Plenary Day One: Aboriginal Subsistence Whaling

September 15, 2014

The plenary session began with a welcome address, adoption of the agenda, and... a coffee break. We don't want to burn out too soon, you know.

Next up was Aboriginal Subsistence Whaling...

Switzerland gave opening comments on the report of the respective Ad-hoc working group. However, the U.S. asked to leave the agenda item open until further review was conducted on the newly revised document that was uploaded only the previous evening. Madam Chair agrees and decides to leave it open for discussion later in the week, so we move on.

Denmark and Greenland laid out their schedule amendment, need statement, and resolution for the years 2015-2018, which includes previous and new whale take quotas to total 799 metric tons of whale meat. Greenland tried to make the case for the coexisting modern and traditional worlds, that they have hunted for thousands of years, and said it was a food security issue. Interestingly, their new needs assessment is based on the whole population of Greenland rather than just the small aboriginal population.

The floor opened to discussion and it became quite obvious that some commissioners really enjoy hearing themselves talk-on both sides of the aisle. The following countries or groups made original position statements, some of which I will delve into further:

Did I mention that Civil Society Participation is allowed this year (more on that in a later post)?

You may be wondering why the EU is not only ensuring that all member states vote the same, but also that they are in favor of Greenland/ Denmark's proposals when the EU has such a robust anti-whaling stance. From the information I gathered, Greenland is rife with natural resources-those that make for possible exploitation by countries that vote favorably for Greenland. Plenty of member states do not wish to support Greenland, but the European Commission has made it clear that there will be ramifications if they don't since there is some legal authority with treaties signed by these countries once they entered the EU.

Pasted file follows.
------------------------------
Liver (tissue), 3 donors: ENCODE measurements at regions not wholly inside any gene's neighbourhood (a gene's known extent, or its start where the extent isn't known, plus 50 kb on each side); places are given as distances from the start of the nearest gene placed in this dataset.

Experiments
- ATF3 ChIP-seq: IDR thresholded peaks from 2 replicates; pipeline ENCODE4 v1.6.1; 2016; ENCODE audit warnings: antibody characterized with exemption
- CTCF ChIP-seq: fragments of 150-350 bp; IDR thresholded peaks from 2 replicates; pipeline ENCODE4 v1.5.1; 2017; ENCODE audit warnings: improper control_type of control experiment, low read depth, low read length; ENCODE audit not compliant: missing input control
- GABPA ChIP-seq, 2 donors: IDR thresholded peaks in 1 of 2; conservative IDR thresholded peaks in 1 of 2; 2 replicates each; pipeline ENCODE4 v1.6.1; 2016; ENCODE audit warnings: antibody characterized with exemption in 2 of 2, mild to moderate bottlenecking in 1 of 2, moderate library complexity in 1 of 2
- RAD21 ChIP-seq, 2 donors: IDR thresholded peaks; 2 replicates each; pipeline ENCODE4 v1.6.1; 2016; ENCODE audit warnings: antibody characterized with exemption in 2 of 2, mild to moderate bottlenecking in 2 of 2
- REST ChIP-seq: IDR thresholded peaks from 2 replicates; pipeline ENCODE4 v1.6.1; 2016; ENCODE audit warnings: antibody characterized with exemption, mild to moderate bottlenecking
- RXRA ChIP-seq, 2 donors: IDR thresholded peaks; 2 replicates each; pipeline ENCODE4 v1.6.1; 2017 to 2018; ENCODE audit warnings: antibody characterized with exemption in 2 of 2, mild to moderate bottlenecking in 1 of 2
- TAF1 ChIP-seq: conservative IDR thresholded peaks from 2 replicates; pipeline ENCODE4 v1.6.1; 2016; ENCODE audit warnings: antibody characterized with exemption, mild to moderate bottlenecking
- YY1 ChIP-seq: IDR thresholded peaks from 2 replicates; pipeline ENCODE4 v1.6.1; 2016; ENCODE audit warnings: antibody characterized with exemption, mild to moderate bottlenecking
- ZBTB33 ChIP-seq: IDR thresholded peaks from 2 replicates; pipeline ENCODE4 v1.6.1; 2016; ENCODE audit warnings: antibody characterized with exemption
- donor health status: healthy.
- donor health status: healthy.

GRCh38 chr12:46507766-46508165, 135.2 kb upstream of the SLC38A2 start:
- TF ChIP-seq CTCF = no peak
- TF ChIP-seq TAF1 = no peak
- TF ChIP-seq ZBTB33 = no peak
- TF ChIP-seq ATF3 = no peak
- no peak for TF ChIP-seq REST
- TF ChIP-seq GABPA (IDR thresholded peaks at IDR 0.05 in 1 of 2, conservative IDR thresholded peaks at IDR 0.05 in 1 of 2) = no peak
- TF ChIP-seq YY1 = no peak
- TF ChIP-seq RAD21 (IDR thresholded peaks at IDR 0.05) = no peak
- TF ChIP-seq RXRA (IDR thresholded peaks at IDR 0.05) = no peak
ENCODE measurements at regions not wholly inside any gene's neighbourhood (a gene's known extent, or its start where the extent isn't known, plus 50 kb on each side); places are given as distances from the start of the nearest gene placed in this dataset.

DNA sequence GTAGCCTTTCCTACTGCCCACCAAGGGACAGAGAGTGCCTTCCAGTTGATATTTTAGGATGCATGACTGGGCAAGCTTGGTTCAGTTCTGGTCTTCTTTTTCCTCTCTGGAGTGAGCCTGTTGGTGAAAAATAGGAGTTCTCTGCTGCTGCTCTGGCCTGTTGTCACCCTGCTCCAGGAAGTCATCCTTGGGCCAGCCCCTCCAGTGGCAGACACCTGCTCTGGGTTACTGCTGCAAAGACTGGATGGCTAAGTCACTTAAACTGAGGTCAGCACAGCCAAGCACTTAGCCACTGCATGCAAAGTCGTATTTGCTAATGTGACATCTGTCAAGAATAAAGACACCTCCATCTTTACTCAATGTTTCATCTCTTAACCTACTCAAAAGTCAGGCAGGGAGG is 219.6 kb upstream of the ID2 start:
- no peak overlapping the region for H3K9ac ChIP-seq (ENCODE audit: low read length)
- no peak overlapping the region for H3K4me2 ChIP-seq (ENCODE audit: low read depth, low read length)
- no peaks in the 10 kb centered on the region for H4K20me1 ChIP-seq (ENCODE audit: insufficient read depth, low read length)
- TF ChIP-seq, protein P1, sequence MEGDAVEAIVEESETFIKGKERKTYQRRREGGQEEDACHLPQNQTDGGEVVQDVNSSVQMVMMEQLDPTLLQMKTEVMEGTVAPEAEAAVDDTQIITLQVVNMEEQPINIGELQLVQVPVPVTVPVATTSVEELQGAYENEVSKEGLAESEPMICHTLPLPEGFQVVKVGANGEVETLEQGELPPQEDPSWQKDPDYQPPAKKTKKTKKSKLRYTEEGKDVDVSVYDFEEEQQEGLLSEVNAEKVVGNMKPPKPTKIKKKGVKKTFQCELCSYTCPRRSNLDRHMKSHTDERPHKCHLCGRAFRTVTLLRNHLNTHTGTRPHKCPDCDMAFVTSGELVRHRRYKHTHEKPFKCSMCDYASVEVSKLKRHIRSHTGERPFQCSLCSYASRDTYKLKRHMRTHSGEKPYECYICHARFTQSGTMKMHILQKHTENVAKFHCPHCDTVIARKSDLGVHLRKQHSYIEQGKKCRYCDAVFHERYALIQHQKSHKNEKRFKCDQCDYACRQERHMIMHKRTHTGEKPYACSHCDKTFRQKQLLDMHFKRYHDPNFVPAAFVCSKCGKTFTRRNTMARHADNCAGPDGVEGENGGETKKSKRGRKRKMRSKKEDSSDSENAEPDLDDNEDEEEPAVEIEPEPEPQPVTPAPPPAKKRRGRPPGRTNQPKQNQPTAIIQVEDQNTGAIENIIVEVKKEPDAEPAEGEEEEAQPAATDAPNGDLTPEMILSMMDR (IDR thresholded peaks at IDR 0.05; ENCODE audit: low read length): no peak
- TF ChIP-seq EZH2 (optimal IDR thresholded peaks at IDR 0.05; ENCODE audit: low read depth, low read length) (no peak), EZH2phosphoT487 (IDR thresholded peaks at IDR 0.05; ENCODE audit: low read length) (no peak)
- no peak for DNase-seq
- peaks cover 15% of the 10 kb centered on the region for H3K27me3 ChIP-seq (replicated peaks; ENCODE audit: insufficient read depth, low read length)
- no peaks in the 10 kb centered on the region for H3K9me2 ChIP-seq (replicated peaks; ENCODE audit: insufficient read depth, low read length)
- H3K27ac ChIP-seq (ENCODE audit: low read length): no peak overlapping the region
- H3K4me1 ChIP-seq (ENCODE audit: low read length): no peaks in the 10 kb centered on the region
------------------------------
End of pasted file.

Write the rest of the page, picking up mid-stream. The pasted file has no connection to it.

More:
Several discussions occurred amongst the NGOs with the U.S. delegation and commissioner regarding the U.S. stance in favor of Greenland. Most NGOs sided with the Buenos Aires Group, believing that the proposals will set a precedent for resumption of commercial whaling. The U.S. however, is stuck because their subsistence hunts for Alaskan tribes is grouped with Greenland, St. Vincent and Grenadine, and the Russian Federation. In order to attain the quotas for our country, we have to vote with Greenland.

Though consensus was not achieved on Greenland's amendment or resolution, Denmark/Greenland wanted it to go to vote anyways. Madame Chair made it clear that she was disappointed that no consensus could be reached, so the Buenos Aires Group (spoken for by Argentina) asked for the vote to be delayed. A five-minute break was granted for Italy (talking on behalf of EU) to talk with Denmark and other EU countries to see if other resolutions or consensus could be reached. However, it seemed unlikely that they could resolve their differences in five minutes, and it was true-each section (schedule amendment and resolution) went to vote unchanged.

Schedule Amendment vote (3/4 majority needed): motion passed.
Resolution vote (simple majority needed): motion passed.

Surprisingly, Iceland and Russia voted 'no' on the resolution even though they voted 'yes' on the schedule amendment. Russia explained their vote, saying that since this resolution only pertains to Greenland, they will not follow and could not support the resolution.

Many NGOs and countries, including the Buenos Aires Group, see this as the support for commercialization of aboriginal subsistence hunts and is not good news for the whales.

Vote 1: ASW Schedule Amendment (IWC/65/16)

Vote 2: Resolution on Aboriginal Subsistence Whaling (AWS) (IWC/65/15)


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A special thank you to...

Ken SextonDivya SivaramanLynette Koftinow
Betty and Terry BorgJanet and Joe Faina
Brenda HemkenNicolas BorgDivya Sivaraman

...and everyone else that contributed to make my attendance at the IWC possible